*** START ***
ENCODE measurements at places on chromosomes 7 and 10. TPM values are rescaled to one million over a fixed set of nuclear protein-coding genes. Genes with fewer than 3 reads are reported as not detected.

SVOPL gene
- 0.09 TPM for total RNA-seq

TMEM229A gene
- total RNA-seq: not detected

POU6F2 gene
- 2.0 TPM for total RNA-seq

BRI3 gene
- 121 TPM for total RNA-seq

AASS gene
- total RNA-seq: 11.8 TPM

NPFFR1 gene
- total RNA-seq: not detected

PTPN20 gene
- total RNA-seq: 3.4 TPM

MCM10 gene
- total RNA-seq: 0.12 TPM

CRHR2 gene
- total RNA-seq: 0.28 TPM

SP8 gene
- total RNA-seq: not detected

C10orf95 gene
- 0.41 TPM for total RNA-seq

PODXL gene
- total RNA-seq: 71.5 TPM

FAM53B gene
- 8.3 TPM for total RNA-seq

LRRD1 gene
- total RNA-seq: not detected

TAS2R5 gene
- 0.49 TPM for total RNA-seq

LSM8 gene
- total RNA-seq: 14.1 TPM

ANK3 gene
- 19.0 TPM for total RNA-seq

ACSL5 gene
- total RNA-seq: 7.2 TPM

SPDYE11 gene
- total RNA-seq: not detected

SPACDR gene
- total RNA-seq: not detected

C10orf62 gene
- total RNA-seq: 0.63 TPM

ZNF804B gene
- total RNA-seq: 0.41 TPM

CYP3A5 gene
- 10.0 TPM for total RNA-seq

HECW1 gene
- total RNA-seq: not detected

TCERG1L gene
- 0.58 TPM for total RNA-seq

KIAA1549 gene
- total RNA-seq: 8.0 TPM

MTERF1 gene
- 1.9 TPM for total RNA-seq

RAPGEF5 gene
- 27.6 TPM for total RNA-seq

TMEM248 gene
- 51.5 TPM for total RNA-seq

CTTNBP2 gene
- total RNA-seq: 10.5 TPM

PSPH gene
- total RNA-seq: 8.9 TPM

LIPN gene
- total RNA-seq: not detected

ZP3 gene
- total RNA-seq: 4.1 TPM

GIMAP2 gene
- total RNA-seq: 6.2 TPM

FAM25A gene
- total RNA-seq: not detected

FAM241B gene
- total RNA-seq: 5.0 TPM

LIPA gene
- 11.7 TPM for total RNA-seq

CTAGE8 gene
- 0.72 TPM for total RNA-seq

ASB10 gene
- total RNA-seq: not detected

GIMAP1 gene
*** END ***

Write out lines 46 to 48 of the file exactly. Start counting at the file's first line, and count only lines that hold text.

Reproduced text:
CYP3A5 gene
- 10.0 TPM for total RNA-seq

HECW1 gene